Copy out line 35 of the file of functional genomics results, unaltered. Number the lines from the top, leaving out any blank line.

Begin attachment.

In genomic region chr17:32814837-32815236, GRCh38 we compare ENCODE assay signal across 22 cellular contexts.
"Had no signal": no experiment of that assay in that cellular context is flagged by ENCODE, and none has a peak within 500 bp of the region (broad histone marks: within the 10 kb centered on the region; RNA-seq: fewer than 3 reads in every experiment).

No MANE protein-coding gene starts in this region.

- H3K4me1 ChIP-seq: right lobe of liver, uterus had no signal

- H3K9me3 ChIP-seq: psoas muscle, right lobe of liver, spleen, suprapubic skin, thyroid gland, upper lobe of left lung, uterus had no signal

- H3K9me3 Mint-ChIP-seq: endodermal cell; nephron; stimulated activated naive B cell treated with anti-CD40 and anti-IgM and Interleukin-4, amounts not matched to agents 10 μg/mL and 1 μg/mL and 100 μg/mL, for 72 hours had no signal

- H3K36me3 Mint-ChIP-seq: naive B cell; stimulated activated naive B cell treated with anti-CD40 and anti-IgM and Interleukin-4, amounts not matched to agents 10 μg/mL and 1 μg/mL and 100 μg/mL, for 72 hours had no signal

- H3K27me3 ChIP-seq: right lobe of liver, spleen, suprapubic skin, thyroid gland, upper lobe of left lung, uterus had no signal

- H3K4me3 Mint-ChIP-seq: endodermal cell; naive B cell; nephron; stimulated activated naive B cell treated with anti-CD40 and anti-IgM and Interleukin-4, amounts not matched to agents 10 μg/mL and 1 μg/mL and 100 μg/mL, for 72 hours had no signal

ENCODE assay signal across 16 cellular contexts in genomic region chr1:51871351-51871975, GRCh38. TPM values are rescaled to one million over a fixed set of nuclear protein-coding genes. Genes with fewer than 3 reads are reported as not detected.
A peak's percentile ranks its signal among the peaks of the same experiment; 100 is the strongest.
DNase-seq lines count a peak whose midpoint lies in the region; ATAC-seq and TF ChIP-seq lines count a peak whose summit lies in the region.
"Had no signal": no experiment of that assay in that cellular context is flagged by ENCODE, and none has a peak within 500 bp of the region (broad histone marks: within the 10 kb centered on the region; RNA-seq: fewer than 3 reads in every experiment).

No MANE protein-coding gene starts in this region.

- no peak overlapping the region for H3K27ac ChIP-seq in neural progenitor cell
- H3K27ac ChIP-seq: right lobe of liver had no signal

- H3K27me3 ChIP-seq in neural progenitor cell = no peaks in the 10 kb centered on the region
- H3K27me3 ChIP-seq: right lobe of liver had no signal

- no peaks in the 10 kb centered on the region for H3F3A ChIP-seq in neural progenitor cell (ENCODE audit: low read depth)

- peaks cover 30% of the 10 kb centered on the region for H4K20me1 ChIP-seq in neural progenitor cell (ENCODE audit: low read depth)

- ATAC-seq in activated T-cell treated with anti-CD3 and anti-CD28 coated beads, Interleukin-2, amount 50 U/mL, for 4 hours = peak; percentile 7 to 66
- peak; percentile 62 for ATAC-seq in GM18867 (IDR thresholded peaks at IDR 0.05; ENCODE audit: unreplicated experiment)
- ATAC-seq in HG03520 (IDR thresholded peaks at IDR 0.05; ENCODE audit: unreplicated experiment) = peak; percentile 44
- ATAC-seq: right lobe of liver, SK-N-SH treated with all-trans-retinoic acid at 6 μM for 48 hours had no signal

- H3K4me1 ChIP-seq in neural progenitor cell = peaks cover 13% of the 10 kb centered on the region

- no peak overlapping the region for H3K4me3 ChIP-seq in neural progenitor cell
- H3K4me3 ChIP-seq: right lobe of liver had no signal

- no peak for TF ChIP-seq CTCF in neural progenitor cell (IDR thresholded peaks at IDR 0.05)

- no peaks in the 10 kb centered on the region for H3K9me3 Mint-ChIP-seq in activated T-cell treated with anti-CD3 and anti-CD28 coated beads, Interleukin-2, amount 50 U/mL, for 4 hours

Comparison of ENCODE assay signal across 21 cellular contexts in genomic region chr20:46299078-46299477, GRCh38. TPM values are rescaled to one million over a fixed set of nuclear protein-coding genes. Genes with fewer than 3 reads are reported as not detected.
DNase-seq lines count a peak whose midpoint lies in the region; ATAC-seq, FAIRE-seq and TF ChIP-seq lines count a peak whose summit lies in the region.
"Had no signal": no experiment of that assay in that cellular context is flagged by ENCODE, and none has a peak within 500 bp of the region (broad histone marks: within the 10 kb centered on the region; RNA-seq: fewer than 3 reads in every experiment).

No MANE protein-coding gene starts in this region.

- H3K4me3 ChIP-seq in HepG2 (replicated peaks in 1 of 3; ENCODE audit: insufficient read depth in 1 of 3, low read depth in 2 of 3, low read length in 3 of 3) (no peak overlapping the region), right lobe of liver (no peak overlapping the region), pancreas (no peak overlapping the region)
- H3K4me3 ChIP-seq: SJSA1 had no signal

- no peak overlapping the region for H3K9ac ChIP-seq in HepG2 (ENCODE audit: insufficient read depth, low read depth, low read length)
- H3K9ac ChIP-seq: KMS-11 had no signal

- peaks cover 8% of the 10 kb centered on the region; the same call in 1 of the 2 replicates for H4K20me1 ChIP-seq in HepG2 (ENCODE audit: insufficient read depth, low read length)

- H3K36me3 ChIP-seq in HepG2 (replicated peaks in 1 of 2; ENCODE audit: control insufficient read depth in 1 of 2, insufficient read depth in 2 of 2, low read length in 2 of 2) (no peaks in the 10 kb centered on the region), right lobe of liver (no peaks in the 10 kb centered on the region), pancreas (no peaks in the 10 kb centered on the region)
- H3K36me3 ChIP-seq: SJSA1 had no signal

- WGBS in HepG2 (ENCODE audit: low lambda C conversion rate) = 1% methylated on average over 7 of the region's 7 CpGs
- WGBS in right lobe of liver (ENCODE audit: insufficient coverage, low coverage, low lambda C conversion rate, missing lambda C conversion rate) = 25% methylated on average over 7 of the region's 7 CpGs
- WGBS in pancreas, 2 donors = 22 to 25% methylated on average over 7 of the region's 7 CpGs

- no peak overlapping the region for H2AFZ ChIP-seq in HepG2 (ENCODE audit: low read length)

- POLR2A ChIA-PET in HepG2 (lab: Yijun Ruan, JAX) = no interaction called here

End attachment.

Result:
- H3K4me3 ChIP-seq: SJSA1 had no signal